Too Many Stone Soup Chefs and Not Enough H1-B Immigrant Indians

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Nat Torkington
Feb. 23, 2002 01:06 AM
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I want to correct a misconception about the "stone soup" story. You know, villagers whine they have no food so the canny homeless hobo puts a stone into a pot and has the villagers add garnish, until they have a hearty meal. The story is often used to illustrate how you can bring nothing to the table but enthusiasm and have other people fill in the gaps for you. I don't think this is what the story is about.

It is very tempting to apply the stone soup story to open source software. There's no Microsoftian chef in the kitchen directing the ingredients and courses, so it must be a stone soup, right? This seems to spring from, or at least promotes, an incorrect view of open source development: "Hey, I've got a great idea for what open source software lacks. Let's start a mailing list and make some stone soup!"

The fallacy is in thinking that you can bring nothing to the table but an idea and canny wiles, and people will magically fill in the substance for you. The bones of the thousands of dead projects on Sourceforge are a monument to the complex requirements for success in open source software.

In particular, I think a successful project requires two things: code and users. The user side of things is a lot like marketing a book--it's really easy to build up a userbase if people already want your product. So regardless of how good your idea is, the software will only be successful if (a) it's written, and (b) people want it. Continuing the parallels with books, every novelist will tell you that ideas are a dime a dozen. It's the act of crafting a novel that creates value around an idea, and I feel that a lot of would-be stone soup chefs fail to appreciate the inherent lack of value in most ideas.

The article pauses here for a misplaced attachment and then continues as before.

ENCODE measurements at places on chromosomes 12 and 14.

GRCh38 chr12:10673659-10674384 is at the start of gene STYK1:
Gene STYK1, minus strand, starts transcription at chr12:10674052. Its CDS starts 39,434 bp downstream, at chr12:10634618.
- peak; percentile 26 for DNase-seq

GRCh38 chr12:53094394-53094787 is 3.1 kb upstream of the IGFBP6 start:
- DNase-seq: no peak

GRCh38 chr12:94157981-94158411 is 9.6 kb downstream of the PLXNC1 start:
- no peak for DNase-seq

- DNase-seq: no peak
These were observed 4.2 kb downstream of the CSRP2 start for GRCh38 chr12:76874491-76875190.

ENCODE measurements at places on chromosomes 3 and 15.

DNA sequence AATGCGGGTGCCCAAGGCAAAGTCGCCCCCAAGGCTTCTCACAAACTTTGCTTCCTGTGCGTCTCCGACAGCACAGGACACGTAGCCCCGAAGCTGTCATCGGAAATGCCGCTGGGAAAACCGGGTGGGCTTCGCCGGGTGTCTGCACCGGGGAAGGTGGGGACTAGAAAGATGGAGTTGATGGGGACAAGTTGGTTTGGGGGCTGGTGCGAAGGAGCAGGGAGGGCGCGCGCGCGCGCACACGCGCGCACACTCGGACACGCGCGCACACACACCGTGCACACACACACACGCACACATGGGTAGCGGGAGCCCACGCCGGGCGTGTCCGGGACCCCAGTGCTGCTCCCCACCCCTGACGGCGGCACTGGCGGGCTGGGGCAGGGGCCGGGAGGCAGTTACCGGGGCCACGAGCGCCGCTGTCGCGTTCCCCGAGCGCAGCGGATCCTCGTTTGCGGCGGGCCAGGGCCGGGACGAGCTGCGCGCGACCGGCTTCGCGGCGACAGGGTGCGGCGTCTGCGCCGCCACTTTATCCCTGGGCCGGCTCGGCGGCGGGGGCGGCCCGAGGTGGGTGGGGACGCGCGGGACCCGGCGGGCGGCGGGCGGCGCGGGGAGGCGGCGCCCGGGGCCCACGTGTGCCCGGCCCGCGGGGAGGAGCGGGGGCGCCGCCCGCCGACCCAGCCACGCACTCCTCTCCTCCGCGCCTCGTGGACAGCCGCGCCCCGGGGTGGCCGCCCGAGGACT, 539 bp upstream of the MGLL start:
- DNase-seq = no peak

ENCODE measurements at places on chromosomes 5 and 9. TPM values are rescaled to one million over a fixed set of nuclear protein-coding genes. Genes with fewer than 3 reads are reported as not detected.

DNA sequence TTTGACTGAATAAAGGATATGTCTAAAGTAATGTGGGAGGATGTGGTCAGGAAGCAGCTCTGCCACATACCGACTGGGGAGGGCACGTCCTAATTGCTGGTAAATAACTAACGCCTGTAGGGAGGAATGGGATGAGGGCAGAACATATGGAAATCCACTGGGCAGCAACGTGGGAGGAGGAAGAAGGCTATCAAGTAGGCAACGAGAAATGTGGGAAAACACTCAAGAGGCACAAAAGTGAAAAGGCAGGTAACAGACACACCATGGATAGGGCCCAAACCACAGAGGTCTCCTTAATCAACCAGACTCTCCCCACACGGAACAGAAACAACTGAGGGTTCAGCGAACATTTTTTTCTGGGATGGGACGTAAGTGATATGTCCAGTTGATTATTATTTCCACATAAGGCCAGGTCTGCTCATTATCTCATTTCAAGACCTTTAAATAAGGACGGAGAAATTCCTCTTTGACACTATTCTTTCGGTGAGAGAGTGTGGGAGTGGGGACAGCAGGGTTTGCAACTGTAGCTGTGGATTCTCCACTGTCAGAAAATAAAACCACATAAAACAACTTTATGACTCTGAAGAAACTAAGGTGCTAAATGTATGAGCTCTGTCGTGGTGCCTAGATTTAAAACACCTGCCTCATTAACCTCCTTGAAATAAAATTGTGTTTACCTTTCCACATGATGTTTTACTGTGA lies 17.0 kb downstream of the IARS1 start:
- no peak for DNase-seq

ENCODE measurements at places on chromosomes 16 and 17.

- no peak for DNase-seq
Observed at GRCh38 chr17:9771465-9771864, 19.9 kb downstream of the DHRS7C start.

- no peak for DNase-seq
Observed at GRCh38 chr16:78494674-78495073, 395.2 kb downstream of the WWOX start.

I do draw a distinction between seeding a project (actually doing work and accepting help from others) and the true stone soup story. Ultimately the hobo in the story added nothing of value to the soup, he merely catalyzed the cookery of others. There are few to no people like this in open source software--you live or die by your contributions, and people who are all TODO and no diff tend to be ignored by those who do the work.

The hobo was able to catalyze the stone soup because the villagers were both the coders and the users in this open sauce. They really wanted a meal, and they supplied the ingredients. The lesson from the story is really one of pooling resources for a common good, a socialist moral that obviously doesn't sit well with the would-be bourgeois who think "we can have an unpaid legion of programmers to create our great ideas!"

So although I feel like a duffer grumbling about "donut", the use of quotation marks for emphasis (I'm "Great" In Bed), and the continued confusion of i.e. and e.g., I'll persist. When next you need an allegory for open source, please think twice before using stone soup.

We duffers thank you.

Nat Torkington is conference planner for the Open Source Convention, OSCON Europe, and other O'Reilly conferences. He was project manager for Perl 6, is on the board of The Perl Foundation, and is a frequent speaker on open source topics. He cowrote the bestselling Perl Cookbook.